I’ve written about the challenges of social network building and the pitfalls of beta-testing recently, but I also want to highlight a site that I think is doing a lot of things right, and ultimately has the chance to carve out a really strong place in the social media universe. Turntable.fm has put together a really strong offering that hits on several elements of personal behavior and psychology. They definitely are getting the buzz going, with Kanye West coming on board as an investor. I’ve identified seven areas where the platform is hitting the right notes from a user perspective:
1. Tapping into a activity that people are genuinely passionate about
Music transcends all barriers. Age, sex, income, political leaning, religion, nationality – all those get thrown out the window with music. I really think this is a key element to why some sites thrive and others fail. The successful site taps into a passion that you have offline, and gives value to you around that passion. This blog post from Sysomos echoes this sentiment, noting the importance of emotional connections in social media success.
2. Let’s you share your passion
In various ways, Spotify, Pandora and Turntable.fm all let your share with your social graph. This is critical as music is (or at least can be) such a social activity. One aspect of Turntable.fm I really like is the email alerts letting you know when a DJ you have become a fan of is now playing. That’s a great prompt to get people on the site in a meaningful way. You’ve probably become a fan of one of your friends, so it’s natural that you’d want to jump on when they are on.
3. Great user interface
Where Turntable.fm really excels is in the user interface. Where Spotify, Pandora, iTunes and Google Music all act as a sort of radio, Turntable.fm is a club. Five DJs are set up at the back of the room with the rest of the people in the “room” acting as the audience. At any one time there are dozens of these rooms, playing different types of music. Setting of the look of Turntable.fm this way would be fine even without the DJs, but that’s really the secret sauce of the site…
4. Appealing to the inner-music snob in all of us
Let’s face it, you have great taste in music. Better than all your friends. You’ve always known you could be a DJ, traveling to France, New York, Ibiza, all the places where the cool kids hang out. But unless your last name is Ronson, Turntable.fm is as close as you’re probably going to get. The brilliant part is that you do get that nervous feeling right before your song is played. Will the crowd like it? Will I get kicked off the stage? There is a very simply plus/minus type meter that let’s you know how the crowd feels. If it starts drifting towards the negative, you can feel the sweat trickling down your back.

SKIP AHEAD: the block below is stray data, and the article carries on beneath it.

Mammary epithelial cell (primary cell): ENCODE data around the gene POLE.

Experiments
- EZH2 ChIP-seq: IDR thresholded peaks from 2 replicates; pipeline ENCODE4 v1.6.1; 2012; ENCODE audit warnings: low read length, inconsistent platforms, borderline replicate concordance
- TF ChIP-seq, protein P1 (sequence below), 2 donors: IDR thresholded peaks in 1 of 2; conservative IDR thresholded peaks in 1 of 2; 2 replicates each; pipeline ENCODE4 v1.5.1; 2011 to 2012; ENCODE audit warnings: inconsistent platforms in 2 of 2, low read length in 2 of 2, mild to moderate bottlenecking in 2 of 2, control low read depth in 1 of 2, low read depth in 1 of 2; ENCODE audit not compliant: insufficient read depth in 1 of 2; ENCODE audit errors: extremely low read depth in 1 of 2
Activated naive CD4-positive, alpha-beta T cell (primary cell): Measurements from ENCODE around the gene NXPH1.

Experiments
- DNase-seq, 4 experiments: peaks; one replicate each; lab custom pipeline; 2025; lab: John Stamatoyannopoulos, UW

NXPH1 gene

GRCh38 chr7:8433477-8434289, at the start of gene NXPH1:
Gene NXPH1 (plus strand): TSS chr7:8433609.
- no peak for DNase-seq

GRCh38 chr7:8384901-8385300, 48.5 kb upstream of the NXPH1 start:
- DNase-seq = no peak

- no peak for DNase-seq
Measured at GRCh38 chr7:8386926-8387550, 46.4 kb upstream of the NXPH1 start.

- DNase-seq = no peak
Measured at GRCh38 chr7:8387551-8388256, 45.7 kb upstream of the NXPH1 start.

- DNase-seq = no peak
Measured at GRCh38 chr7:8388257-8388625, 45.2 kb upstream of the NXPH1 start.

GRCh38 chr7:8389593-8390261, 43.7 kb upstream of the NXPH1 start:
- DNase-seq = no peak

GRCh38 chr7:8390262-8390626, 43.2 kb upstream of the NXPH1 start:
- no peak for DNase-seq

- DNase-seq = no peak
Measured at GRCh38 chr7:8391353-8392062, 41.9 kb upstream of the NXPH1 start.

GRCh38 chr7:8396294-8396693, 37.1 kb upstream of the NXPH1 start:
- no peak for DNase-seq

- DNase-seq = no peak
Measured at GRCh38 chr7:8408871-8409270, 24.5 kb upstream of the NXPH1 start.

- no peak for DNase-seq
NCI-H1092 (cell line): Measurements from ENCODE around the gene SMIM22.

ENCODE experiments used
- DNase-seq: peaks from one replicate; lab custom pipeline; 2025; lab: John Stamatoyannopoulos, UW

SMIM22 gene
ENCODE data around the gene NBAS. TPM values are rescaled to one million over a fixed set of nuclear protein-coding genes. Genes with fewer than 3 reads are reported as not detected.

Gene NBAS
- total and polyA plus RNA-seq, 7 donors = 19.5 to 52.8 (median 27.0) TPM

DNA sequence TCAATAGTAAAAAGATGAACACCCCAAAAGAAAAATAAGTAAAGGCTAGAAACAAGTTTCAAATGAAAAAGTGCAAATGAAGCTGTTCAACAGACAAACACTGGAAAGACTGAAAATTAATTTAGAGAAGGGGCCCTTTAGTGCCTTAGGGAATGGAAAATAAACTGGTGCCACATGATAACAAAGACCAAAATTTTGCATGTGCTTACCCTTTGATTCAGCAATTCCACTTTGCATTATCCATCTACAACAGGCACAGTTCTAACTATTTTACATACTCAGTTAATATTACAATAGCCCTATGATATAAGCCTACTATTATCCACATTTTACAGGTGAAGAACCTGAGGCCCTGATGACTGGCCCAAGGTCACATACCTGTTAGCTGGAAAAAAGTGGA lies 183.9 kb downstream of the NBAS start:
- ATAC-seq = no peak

5. Music selection
Turntable.fm, rather than counting on you to have a massive library of club bangers, allows you to search for titles, artists or albums in the cloud. Just search and add to your playlist and you are ready to go. A great feature that let’s you grab your all-time favorites, or poach the latest from Lady Gaga with just a couple of mouse clicks.
6. Purchase, transfer and other business opportunities.
Like a song the DJ is playing? Turntable.fm connects you to Amazon, iTunes, Last.fm, Spotify and rdio. This recent Ad Age article talks about online social music platform business models,and the New York Egotist also hits on the brands (and agencies) that have rushed to Turntable.fm.
7. Good use of game mechanics
Of course, what online experience today would be complete without game mechanics? But rather than going badge-crazy, Turntable.fm has kept it low key and relevant. Yes, you can earn points, but not through random, mindless clicking. You have to play music (engage with the platform) that people like (engage with other users). Right now those points allow you to earn access to increasingly sophisticated avatars. Can you enjoy Turntable.fm without using the game mechanics at all? Sure, just enjoy the tunes. But for those with egos or a competitive streak, your itch gets scratched as well.
That’s a lot of things being done right. All in all I think it bodes well for Turntable.fm to create a viable business model for the platform in the future.